To address Aboriginal deaths in custody, we need to look beyond the past three decades since the royal commission into this national disgrace and examine how colonisation perpetrated genocide against First Nations people on this soil. The ongoing indifference towards Aboriginal lives has resulted in an estimated 470 further Aboriginal deaths in custody – and not one conviction of those responsible – since the royal commission handed down its damning findings, 30 years ago to this day.
There is no escaping the link between our colonial past and the persisting high levels of Indigenous incarceration.Credit:James Brickwood
Aboriginal people deserve peace, not the perpetual pain families of victims now must endure.
The systemic erasure of Aboriginal lives, languages and law from our own land is the product of a society founded on genocide. Killing Aboriginal people has always been a byproduct of the colonial project; it started with massacres, it persisted with the missionaries, and the remnants of this violent past are manifest in the mass incarceration of Indigenous peoples.
We are the most incarcerated people on the planet.
If we are honest about Australia’s treatment of Aboriginal people, we should call it for what it is – genocide. The United Nations’ definition of genocide includes acts committed with intent to destroy – “in whole or in part” – a national, ethnical, racial or religious group. Such acts include killing members of the group, causing them serious bodily or mental harm, imposing measures intended to prevent births within the group, and forcibly transferring its children to another group.
It’s a hard truth to swallow, but a necessary fact to accept if this nation is serious about reconciling our past and building a better future based on truth and justice. This week the NSW Coroner Teresa O’Sullivan rightly said the over-representation of Indigenous people in prisons could not be separated from our colonial history.
To heal old wounds, we need to confront some hard truths. Colonisation is a not process that suddenly stopped because of a royal commission, “sorry” speeches, or promises to close the gap. Australia is a nation fixated on incarcerating Indigenous people. It started as a prison colony and continues to be an incarceration nation.
For instance, since the royal commission into Aboriginal Deaths in Custody, the incarceration of First Nations women has increased by 148 per cent. This is what systemic racism looks like.
But we go on building more jails that will disproportionately incarcerate First Nations people. In NSW alone, in the past five years, $3.8 billion has been spent on building prisons. And yet a proposal to establish the Walama Court in NSW, a culturally safe model designed to divert Aboriginal defendants from the criminal process and spare the state costs, has been repeatedly dismissed by the NSW government.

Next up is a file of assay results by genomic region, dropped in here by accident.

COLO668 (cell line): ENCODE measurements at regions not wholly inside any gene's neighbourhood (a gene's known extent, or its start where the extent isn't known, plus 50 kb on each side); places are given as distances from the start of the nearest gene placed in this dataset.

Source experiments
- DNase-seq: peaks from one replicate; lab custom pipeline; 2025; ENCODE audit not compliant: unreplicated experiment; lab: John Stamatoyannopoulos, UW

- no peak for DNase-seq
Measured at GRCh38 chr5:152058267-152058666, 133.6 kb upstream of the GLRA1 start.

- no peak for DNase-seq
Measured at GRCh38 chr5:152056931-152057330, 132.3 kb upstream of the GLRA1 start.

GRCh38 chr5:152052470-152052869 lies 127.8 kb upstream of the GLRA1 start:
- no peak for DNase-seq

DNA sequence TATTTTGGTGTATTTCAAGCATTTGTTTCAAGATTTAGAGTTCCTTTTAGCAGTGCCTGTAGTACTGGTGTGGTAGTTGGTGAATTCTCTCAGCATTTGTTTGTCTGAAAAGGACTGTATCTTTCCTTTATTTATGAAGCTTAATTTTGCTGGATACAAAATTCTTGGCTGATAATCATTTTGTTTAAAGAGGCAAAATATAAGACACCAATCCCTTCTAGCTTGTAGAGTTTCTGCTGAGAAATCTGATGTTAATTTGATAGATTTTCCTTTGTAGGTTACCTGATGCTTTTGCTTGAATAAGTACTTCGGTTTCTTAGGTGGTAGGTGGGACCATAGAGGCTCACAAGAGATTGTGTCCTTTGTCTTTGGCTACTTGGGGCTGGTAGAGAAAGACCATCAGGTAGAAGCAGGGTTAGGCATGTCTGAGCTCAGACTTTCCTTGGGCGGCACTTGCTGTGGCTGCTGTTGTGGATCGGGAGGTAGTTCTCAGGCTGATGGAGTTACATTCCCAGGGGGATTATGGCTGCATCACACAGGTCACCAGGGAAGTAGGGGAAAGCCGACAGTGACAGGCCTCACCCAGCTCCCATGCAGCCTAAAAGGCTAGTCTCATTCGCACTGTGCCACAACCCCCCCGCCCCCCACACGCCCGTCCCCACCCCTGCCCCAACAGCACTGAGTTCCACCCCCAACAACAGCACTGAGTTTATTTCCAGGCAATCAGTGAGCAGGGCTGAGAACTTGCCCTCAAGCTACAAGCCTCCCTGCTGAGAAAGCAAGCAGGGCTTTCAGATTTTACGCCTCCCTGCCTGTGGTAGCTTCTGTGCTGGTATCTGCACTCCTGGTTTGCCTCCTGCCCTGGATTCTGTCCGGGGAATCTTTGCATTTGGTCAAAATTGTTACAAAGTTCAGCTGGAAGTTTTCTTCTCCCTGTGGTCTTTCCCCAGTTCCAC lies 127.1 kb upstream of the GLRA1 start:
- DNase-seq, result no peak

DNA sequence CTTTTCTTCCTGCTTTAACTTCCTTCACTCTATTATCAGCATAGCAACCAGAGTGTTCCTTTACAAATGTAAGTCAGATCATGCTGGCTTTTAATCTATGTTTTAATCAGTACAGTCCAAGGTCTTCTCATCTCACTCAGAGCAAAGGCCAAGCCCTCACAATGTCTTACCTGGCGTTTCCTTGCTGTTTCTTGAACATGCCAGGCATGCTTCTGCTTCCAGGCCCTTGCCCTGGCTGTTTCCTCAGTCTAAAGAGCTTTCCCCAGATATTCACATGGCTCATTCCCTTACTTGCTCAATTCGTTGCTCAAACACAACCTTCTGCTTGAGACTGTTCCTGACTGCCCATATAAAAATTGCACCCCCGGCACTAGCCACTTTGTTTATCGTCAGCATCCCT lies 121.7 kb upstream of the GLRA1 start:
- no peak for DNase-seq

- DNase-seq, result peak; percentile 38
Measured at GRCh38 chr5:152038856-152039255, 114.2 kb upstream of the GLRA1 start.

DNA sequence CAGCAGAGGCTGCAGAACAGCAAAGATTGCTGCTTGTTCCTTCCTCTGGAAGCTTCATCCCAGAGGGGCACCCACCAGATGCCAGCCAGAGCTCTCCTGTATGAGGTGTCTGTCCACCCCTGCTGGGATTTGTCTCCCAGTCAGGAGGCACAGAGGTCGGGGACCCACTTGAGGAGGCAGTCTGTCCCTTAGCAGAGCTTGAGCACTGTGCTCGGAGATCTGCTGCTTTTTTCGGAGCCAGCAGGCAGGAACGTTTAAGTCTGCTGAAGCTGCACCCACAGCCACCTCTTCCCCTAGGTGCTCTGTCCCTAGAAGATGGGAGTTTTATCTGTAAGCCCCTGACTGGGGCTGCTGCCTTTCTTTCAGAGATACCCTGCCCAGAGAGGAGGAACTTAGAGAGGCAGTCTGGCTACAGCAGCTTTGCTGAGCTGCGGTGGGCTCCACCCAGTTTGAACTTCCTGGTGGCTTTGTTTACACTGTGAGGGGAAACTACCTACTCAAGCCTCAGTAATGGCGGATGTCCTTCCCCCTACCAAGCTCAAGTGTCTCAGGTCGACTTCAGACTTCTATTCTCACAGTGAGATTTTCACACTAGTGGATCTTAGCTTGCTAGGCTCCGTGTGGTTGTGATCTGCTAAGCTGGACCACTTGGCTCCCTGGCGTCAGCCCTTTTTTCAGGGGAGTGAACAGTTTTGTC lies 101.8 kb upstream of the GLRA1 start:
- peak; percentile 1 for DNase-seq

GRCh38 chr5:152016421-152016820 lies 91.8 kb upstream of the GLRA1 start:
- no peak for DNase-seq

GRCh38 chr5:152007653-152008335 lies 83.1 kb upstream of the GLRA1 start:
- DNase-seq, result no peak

Aboriginal communities are suffocating in bureaucratic red tape while governments are infatuated with tough-on-crime rhetoric. The wilful failure to act on the royal commission’s recommendations amounts to a modern-day genocide.
Recommendation 339 called upon “all political leaders and their parties to recognise that reconciliation between the Aboriginal and non-Aboriginal communities in Australia must be achieved if the community division, discord and injustice to Aboriginal people are to be avoided”. A key feature, it found, was to implement the right to self-determination of Indigenous Australians.
Coroner O’Sullivan reiterated this point this week when she said: “Self-determination for First Nations people is still lacking in this country. This unfinished business cannot be separated from anything else that is done to try to prevent the deaths of First Nations people in custody.”
At last First Nations people have spoken about how this unfinished business might be put right. It is underpinned by the idea to enshrine a First Nations Voice in the Australian Constitution. A guarantee that First Nations voices would be heard every day in our national life, beyond the volatility of political cycles. A First Nations Voice that enables self-determination, treaties and truth-telling in recognition that sovereignty was never ceded to these lands and waters.
First Nations people should not have to protest for the simple right to be heard when a loved one dies in custody. The National Aboriginal and Torres Strait Islander Legal Service issued a public statement on behalf of the families of victims, including 10 demands for change such as a moratorium on building more prisons, decarceration strategies, amending bail laws and repealing mandatory minimum sentences. It also called on Prime Minister Scott Morrison to meet the families, a request that is yet to be honoured.
The lack of political action and accountability since the royal commission means the next generation of First Nations young people are inheriting the trauma and the struggle of living in a society where their lives do not matter.
No politician is going to save us, but people power continues to prove we are on the right path.
The latest polling reveals a majority of Australians believe First Nations Voices do matter. We need to remain clear-sighted and hard-headed about this moment in time; we are on the cusp of transformative change and we must not let politicians diminish our hopes for a better future, based on truth and justice.
Aboriginal lives ought to matter not only when we die, but when we are alive.
Teela Reid is a Wiradjuri and Wailwan woman and a lawyer.
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